Colin Trevorrow's epic Jurassic World pits corporate interests against genetically modified killosaurs
Unfortunately for Jurassic World, scepticism is a necessary part of its viewing. Mostly, this trepidation isn’t Jurassic World’s fault, as it takes its place at the end of a long line of reptilian missteps since Steven Spielberg first amped up his patented brand of wonder and awe with 1993’s Jurassic Park. While Spielberg and Michael Crichton’s vision of high spectacle science fiction was an immense accomplishment, its two sequel successors are widely considered to have slipped in the gene pool, and failed to re-capture (or expand upon) the myth laid down in the original blueprint.
This considered, Jurassic World had quite the footprints to fill, and while initial news about the film seemed to point in a positive direction – indie sci-fi director Colin Trevorrow taking the helm, hilarious flavour of the month Chris Pratt in the lead – the actual act of watching Jurassic World turns out to be one of the more distressing of 2015.
Jurassic World isn’t distressing because of its visual effects, thrilling action or altruistic drama (or, rather, lack thereof); it’s mostly astonishing because of what it says about our culture, our collective expectations and desires. Jurassic World is like a mirror held up in front of us that shows no reflection.
Taking place 22 years after the incident depicted in the original Jurassic Park, Jurassic World takes the fossils of that original park and updates it for the 21st century. A contemporary theme park based around gyroscope tours, educational holographs and intense corporate tie-ins, Jurassic World is a modernised version of Dr. Hammond’s original vision sculpted in the corporate image of its new CEO Simon Masrani (Irrfan Khan) and coordinated by Claire Dearing (Bryce Dallas Howard). Their dynamic echoes the relationship of John Hammond and Ian Malcolm from Jurassic Park, with Dearing maintaining a managerial role of control and authority that has trouble moulding with Masrani’s devil-may-care glee and spontaneity. It’s just one of the loose threads that ties together Jurassic World’s slippery worldview.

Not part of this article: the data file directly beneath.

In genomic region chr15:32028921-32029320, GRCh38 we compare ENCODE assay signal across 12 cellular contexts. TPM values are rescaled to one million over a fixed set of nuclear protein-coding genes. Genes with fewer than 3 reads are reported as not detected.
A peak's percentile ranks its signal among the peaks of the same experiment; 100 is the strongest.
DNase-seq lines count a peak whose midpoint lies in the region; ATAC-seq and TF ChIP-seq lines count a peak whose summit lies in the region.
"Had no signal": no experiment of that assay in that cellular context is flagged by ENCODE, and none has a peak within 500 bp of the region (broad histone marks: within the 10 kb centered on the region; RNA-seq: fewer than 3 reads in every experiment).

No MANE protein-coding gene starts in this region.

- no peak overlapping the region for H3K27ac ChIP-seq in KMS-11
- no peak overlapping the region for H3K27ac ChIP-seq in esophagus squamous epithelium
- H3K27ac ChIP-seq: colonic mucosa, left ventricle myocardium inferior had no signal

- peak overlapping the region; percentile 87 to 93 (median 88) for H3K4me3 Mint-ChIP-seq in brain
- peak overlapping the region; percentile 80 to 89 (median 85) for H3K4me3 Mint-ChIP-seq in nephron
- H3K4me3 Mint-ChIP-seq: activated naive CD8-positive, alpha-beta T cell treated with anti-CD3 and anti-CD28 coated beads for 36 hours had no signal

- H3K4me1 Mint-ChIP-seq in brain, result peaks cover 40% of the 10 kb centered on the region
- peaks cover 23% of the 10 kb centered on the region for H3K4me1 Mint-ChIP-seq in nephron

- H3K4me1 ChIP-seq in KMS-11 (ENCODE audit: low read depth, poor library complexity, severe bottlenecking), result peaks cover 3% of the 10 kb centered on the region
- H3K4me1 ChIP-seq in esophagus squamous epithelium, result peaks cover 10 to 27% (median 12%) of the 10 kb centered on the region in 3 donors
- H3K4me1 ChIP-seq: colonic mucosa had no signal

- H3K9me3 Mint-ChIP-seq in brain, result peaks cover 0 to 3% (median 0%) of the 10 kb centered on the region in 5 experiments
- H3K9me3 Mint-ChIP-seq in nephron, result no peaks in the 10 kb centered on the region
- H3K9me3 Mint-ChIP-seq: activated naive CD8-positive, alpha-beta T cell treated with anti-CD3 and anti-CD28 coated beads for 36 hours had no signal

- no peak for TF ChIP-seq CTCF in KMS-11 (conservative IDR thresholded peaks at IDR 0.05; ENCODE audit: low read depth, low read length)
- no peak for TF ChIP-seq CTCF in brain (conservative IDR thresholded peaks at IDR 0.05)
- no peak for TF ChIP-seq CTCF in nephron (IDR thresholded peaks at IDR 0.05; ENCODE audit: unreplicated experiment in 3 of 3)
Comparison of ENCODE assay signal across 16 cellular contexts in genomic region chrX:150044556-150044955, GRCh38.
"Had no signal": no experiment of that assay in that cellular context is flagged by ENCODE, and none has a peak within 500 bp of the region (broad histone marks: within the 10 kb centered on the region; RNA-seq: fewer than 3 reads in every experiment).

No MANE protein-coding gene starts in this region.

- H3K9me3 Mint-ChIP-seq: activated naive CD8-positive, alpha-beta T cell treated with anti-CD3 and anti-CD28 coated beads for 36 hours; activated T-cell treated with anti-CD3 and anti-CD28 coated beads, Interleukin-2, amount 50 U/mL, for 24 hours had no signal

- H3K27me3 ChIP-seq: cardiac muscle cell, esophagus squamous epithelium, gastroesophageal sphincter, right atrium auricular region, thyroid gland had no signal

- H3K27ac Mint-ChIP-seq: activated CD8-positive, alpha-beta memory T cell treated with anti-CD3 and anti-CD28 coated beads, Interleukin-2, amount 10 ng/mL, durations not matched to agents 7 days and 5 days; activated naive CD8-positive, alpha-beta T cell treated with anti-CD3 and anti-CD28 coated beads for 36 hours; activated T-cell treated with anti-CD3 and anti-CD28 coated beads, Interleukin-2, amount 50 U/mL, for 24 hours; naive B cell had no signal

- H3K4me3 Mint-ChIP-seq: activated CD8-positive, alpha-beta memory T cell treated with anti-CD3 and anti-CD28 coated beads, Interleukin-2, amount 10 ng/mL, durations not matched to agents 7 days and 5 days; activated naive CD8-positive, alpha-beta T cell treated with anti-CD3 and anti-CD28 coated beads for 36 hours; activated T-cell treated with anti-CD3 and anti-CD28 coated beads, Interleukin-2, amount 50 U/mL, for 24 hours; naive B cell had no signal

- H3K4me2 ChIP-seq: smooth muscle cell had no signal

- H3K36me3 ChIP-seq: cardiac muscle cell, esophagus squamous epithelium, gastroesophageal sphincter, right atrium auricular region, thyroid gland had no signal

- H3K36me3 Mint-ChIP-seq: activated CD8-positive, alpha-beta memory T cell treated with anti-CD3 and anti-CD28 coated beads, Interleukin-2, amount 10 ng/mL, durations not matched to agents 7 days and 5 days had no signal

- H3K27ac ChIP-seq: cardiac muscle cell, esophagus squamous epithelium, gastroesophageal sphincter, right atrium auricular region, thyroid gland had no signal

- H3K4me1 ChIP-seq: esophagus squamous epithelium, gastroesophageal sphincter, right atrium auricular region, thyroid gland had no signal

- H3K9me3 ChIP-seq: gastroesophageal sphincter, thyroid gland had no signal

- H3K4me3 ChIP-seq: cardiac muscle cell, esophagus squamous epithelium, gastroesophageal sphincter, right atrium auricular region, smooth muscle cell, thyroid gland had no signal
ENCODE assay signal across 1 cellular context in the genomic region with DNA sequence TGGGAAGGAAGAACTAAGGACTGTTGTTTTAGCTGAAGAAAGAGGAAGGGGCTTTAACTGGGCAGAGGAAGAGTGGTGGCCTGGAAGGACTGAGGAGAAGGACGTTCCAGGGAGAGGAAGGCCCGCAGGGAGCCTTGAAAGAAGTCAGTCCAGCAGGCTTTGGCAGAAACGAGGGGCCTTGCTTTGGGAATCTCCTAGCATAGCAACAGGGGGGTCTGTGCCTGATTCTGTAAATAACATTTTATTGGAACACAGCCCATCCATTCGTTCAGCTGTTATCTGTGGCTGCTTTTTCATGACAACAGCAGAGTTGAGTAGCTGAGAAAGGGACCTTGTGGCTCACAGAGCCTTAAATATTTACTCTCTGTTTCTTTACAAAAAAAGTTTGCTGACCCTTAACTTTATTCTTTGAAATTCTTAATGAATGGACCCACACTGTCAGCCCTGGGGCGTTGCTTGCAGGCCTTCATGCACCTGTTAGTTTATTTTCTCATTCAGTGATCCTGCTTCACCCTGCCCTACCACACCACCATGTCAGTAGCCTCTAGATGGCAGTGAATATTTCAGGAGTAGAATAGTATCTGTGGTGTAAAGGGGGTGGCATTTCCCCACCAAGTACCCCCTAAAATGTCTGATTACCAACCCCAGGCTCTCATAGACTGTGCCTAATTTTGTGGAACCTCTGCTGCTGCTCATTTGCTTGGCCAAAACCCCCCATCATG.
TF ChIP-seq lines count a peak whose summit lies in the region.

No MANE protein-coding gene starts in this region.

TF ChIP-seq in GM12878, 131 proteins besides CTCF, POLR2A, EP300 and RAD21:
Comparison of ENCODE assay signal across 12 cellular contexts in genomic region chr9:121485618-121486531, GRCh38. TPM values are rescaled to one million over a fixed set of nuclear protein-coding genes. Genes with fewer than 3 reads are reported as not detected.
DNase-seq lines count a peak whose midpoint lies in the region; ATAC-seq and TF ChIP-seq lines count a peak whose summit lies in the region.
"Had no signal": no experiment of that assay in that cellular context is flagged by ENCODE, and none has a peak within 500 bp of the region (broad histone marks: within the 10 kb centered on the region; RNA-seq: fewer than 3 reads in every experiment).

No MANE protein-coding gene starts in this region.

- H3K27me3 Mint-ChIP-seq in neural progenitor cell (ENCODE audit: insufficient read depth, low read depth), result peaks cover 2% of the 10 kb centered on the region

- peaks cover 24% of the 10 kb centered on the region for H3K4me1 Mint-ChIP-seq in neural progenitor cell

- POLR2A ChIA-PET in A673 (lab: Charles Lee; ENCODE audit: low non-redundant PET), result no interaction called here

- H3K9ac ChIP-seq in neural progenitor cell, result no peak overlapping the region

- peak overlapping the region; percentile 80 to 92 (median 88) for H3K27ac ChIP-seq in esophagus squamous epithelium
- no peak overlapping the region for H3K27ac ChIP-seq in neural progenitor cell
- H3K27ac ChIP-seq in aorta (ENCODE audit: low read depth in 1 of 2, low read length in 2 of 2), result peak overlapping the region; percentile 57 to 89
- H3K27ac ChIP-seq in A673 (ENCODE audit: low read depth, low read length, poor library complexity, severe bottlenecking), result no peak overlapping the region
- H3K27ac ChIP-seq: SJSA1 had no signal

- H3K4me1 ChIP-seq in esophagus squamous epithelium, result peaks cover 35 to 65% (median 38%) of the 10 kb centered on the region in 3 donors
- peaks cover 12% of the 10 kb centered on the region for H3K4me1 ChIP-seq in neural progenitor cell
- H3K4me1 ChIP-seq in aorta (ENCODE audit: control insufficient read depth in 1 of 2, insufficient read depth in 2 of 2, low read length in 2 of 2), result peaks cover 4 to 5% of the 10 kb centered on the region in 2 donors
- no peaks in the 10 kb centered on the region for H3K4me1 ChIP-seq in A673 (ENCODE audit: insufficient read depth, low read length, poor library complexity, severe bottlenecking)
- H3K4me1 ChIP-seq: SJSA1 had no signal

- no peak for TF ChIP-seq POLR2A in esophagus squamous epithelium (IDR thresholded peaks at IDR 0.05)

Another thread revolves around Owen Grady (Chris Pratt), a trainer on the island whose specialty is velociraptors, having trained them to respond to his commands. His relationship with Dearing is based on a conflict between his respect for the animalistic and unpredictable nature of these creatures and her penchant for viewing them purely as dollar drivers. Which is why Dearing (in conjunction with Masrani) has developed a new attraction for the park: a genetically altered hybrid dinosaur called the Indominus Rex that will hopefully increase the volume of visitors to Jurassic World. Tangled up in this moral mess are Dearing’s young nephews, Zach and Gray Mitchell (Nick Robinson and Ty Simpkins), who have visited the park for the weekend and been handed over to Dearing’s assistant for the duration of their stay while she attends to work responsibilities.
Oh, and how could I forget Vincent D’Onofrio’s Vic Hoskins, Jurassic World’s head of security and generic “military-industrial complex man”, who seeks to use to raptors for military purposes and gain. A good actor here exploited as a plot device is one of Jurassic World’s minor crimes, but one worth mentioning nonetheless. His is a villain as thin as paper, a broad slate that the film can cast its tired and unconvincing ethics upon. No matter how much Chris Pratt scowls at Hoskins’ brutish militaristic demands, Jurassic World never convinces us that it truly disagrees with such a practice, nor does it convince us that it actually respects the natural order for which Owen Grady so nobly fights.